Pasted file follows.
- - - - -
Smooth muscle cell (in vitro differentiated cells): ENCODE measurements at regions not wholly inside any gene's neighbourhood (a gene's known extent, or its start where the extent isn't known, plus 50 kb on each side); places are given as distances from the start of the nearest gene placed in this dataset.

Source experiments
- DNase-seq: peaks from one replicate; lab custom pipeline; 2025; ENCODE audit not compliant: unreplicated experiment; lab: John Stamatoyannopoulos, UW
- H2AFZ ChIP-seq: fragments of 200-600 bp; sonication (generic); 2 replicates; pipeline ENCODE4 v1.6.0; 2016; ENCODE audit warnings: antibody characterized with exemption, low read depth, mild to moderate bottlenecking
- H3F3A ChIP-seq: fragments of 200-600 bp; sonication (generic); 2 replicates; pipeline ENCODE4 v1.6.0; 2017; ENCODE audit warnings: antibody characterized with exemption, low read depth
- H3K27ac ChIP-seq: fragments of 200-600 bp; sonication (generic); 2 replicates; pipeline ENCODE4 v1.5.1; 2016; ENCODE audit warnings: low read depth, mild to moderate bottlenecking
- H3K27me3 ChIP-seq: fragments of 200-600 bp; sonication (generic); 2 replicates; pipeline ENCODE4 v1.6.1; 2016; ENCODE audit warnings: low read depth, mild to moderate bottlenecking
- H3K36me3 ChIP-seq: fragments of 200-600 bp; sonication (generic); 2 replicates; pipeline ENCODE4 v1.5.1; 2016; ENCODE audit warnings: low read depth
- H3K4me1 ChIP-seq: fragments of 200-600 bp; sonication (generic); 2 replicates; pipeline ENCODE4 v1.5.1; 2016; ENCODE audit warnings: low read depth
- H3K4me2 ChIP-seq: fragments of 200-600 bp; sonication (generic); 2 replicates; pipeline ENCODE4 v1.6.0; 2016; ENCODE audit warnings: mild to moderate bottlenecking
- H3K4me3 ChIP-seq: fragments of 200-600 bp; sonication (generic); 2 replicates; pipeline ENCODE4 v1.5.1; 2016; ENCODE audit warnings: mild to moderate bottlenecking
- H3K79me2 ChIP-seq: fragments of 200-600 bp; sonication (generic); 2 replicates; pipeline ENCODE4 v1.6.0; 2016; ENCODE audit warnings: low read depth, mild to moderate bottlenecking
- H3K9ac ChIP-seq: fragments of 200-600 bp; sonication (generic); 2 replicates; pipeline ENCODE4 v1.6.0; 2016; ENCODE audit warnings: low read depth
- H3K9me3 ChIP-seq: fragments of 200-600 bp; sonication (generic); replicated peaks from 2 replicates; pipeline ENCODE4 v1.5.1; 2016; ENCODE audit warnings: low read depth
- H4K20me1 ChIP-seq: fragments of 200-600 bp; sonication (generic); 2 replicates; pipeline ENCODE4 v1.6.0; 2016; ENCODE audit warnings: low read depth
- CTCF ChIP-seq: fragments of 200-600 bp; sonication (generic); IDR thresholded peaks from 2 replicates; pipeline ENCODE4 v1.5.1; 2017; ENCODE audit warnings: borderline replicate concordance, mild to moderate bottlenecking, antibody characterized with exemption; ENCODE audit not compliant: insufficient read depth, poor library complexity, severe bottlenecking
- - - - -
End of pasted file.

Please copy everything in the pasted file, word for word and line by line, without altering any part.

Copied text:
Smooth muscle cell (in vitro differentiated cells): ENCODE measurements at regions not wholly inside any gene's neighbourhood (a gene's known extent, or its start where the extent isn't known, plus 50 kb on each side); places are given as distances from the start of the nearest gene placed in this dataset.

Source experiments
- DNase-seq: peaks from one replicate; lab custom pipeline; 2025; ENCODE audit not compliant: unreplicated experiment; lab: John Stamatoyannopoulos, UW
- H2AFZ ChIP-seq: fragments of 200-600 bp; sonication (generic); 2 replicates; pipeline ENCODE4 v1.6.0; 2016; ENCODE audit warnings: antibody characterized with exemption, low read depth, mild to moderate bottlenecking
- H3F3A ChIP-seq: fragments of 200-600 bp; sonication (generic); 2 replicates; pipeline ENCODE4 v1.6.0; 2017; ENCODE audit warnings: antibody characterized with exemption, low read depth
- H3K27ac ChIP-seq: fragments of 200-600 bp; sonication (generic); 2 replicates; pipeline ENCODE4 v1.5.1; 2016; ENCODE audit warnings: low read depth, mild to moderate bottlenecking
- H3K27me3 ChIP-seq: fragments of 200-600 bp; sonication (generic); 2 replicates; pipeline ENCODE4 v1.6.1; 2016; ENCODE audit warnings: low read depth, mild to moderate bottlenecking
- H3K36me3 ChIP-seq: fragments of 200-600 bp; sonication (generic); 2 replicates; pipeline ENCODE4 v1.5.1; 2016; ENCODE audit warnings: low read depth
- H3K4me1 ChIP-seq: fragments of 200-600 bp; sonication (generic); 2 replicates; pipeline ENCODE4 v1.5.1; 2016; ENCODE audit warnings: low read depth
- H3K4me2 ChIP-seq: fragments of 200-600 bp; sonication (generic); 2 replicates; pipeline ENCODE4 v1.6.0; 2016; ENCODE audit warnings: mild to moderate bottlenecking
- H3K4me3 ChIP-seq: fragments of 200-600 bp; sonication (generic); 2 replicates; pipeline ENCODE4 v1.5.1; 2016; ENCODE audit warnings: mild to moderate bottlenecking
- H3K79me2 ChIP-seq: fragments of 200-600 bp; sonication (generic); 2 replicates; pipeline ENCODE4 v1.6.0; 2016; ENCODE audit warnings: low read depth, mild to moderate bottlenecking
- H3K9ac ChIP-seq: fragments of 200-600 bp; sonication (generic); 2 replicates; pipeline ENCODE4 v1.6.0; 2016; ENCODE audit warnings: low read depth
- H3K9me3 ChIP-seq: fragments of 200-600 bp; sonication (generic); replicated peaks from 2 replicates; pipeline ENCODE4 v1.5.1; 2016; ENCODE audit warnings: low read depth
- H4K20me1 ChIP-seq: fragments of 200-600 bp; sonication (generic); 2 replicates; pipeline ENCODE4 v1.6.0; 2016; ENCODE audit warnings: low read depth
- CTCF ChIP-seq: fragments of 200-600 bp; sonication (generic); IDR thresholded peaks from 2 replicates; pipeline ENCODE4 v1.5.1; 2017; ENCODE audit warnings: borderline replicate concordance, mild to moderate bottlenecking, antibody characterized with exemption; ENCODE audit not compliant: insufficient read depth, poor library complexity, severe bottlenecking